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X-Factor judge Louis Walsh wants access to Sun documents on false assault accusation

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Louis Walsh is the one judge confirmed to return to X Factor.

Louis Walsh is the one judge confirmed to return to X Factor.

Louis Walsh is the one judge confirmed to return to X Factor.

X-FACTOR judge Louis Walsh is seeking access to documents which will allegedly show the Sun newspaper offered to pay a man if he agreed to make what turned out to be a false sexual assault accusation against the entertainment manager, the High Court heard today.

The documents, it is also claimed, will show the Sun paid €700 to Leonard Watters (24) and promised to make more payments to him before a journalist accompanied him to a garda station where he made his false complaint against Mr Walsh, senior counsel Jim O'Callaghan, for Mr Walsh, told the court.



"The Sun directed the operation to take out Louis Walsh as a public person", Mr O'Callaghan said.



Last January, Mr Watters, from Navan in Co Meath, was sentenced to six months imprisonment after pleading guilty to making two false reports to gardaí that Mr Walsh sexually assaulted him in a toilet in Dublin's Krystle nightclub on April 9 last year.



Mr Walsh is suing Newsgroup Newspapers, publishers of the Sun, for defamation over an article it published on June 23 last.



It accepts the accusation was false but denies defamation and says it acted fairly and reasonably in relation to the publication.



Mr Walsh is seeking damages including aggravated and/or exemplary damages in which it is alleged that on June 15, 2011, Mr Watters met with Sun journalist Joanne McElgunn in the Newbridge Hotel, Navan.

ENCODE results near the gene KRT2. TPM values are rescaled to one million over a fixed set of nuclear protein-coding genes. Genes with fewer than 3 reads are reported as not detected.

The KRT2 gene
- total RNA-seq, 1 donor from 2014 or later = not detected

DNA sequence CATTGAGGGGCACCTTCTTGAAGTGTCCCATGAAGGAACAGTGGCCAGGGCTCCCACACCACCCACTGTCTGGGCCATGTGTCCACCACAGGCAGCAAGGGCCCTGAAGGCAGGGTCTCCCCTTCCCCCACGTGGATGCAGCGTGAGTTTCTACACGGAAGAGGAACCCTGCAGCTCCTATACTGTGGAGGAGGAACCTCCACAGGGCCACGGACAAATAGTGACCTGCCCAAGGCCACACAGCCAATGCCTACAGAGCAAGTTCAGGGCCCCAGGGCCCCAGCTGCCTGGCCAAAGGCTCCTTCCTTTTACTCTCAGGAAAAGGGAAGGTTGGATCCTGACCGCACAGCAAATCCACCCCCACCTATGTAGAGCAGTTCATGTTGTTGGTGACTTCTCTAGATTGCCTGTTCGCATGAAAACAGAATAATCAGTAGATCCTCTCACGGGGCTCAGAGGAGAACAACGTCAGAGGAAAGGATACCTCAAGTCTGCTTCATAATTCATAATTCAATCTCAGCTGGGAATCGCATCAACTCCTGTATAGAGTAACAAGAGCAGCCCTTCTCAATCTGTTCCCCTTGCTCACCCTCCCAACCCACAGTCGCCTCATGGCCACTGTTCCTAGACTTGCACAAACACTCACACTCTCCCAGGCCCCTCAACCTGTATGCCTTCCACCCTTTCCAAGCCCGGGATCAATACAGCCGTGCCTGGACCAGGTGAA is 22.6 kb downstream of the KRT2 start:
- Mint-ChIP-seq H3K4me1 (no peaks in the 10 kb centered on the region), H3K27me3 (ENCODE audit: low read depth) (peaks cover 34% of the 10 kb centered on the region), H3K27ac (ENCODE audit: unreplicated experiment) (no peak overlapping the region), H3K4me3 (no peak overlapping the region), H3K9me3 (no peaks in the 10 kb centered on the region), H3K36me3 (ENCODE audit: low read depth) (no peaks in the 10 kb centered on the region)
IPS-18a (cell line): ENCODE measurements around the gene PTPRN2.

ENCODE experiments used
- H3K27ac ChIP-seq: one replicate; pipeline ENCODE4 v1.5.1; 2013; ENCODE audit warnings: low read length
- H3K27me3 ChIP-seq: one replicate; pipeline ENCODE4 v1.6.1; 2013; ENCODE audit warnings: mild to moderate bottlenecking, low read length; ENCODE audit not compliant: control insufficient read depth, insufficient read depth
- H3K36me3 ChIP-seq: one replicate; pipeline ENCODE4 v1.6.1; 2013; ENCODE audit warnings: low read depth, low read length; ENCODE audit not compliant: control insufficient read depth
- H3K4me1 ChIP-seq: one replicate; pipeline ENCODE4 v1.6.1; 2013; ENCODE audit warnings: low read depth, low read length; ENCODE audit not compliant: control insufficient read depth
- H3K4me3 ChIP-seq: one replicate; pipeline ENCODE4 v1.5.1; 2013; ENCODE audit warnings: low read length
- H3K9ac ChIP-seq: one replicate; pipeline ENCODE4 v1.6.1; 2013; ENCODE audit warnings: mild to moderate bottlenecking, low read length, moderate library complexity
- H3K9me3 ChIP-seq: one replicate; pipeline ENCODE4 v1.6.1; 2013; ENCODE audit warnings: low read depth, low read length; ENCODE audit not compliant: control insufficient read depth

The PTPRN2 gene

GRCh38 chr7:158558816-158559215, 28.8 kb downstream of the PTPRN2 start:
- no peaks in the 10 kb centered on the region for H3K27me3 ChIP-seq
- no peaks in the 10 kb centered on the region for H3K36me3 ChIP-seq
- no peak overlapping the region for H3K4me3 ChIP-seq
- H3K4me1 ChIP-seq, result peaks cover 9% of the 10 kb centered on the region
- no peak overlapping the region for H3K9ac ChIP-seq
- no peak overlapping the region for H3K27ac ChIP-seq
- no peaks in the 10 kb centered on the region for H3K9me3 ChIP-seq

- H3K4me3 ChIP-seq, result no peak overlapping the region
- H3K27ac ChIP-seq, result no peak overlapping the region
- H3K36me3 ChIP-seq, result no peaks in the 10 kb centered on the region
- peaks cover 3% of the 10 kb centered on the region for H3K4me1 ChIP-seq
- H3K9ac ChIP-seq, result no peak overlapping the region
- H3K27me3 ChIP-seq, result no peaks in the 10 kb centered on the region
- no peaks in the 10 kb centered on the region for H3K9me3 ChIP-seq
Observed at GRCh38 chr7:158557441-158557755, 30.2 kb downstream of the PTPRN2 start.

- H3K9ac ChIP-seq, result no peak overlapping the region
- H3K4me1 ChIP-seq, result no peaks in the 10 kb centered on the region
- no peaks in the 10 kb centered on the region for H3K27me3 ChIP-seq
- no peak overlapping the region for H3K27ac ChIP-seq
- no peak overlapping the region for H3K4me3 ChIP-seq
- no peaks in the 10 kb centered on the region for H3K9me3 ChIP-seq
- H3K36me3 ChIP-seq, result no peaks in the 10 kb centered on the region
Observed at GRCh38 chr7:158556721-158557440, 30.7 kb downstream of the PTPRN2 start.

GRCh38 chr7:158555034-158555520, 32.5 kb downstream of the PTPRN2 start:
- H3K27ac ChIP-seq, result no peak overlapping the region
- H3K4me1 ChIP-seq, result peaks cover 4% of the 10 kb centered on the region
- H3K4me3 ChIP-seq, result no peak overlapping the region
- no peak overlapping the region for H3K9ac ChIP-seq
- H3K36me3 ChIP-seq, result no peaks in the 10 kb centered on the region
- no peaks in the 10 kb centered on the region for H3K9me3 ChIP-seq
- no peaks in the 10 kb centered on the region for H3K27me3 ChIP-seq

During the course of a dinner she offered to pay him a sum of money if he agreed to make a complaint to the gardai about "about being assaulted" in the toilet, Mr Walsh says in his statement of claim for his pending libel action.



That same day, Ms McElgunn allegedly travelled to Pearse Street Garda Station in Dublin so that the complaint could be made, it is claimed.



Five days later, it is alleged, Mr Watters met up again with Ms McElgunn and he was "encouraged and enticed by her, on behalf of the defendant, to repeat the false statements to her" for publication in the Sun.

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Mr Walsh claims he is aware Ms McElgunn, on behalf of the paper, paid him €700 and promised further payments after the story was printed.

On a subsequent unknown date, Ms McElgunn booked him into a hotel in Dublin in order to secure further false statements about Mr Walsh and to ensure he did not take his false story to rival publications, he claims.



Yesterday, Mr Justice Iarfhlaith O'Neill reserved judgment on an application by Mr Walsh's lawyers for discovery (disclosure) of documents in the possession of the Sun, including but not limited to those held by Ms McElgunn in relation to the false allegations.



The documents include anything suggesting payments or offers of payments made to Mr Watters, the booking of a hotel room, expenses claimed by Ms McElgunn between June 15 and December 15, 2011, and cash withdrawals from her bank account of more than €200 between those dates.



In submissions on the discovery application yesterday, Mr O'Callaghan said the deputy editor of the Irish Sun, Paul Clarkson, had sworn an affidavit last Friday in which he (Clarkson) said the discovery order being sought by Mr Walsh would jeopardise the important function of protecting journalistic sources and confidential information.



Mr Clarkson pointed out Mr Watters was not named in their original story and also said the documents in question may tend to identify other people in relation to other articles.



Mr O'Callaghan argued there could be no question in this case of protecting a source because Mr Watters had been already been publicly named.



In the lead up to the publication of the story, Mr Walsh's personal representative was told by Sun journalists that the information they had in relation to the false accusation had come from the gardai. If that was true, it would have meant the gardai were committing a criminal offence and if not, it was a serious matter for a newspaper, counsel said.



Gary Compton BL, for the newspaper, said it it was essential for press freedom that people can come forward to journalists with information which they know will be treated in confidence. The test to be applied was under Article 10 of the European Convention of Human Rights which was not primarily about the protection of sources or journalists but about the protection of the system, counsel said.




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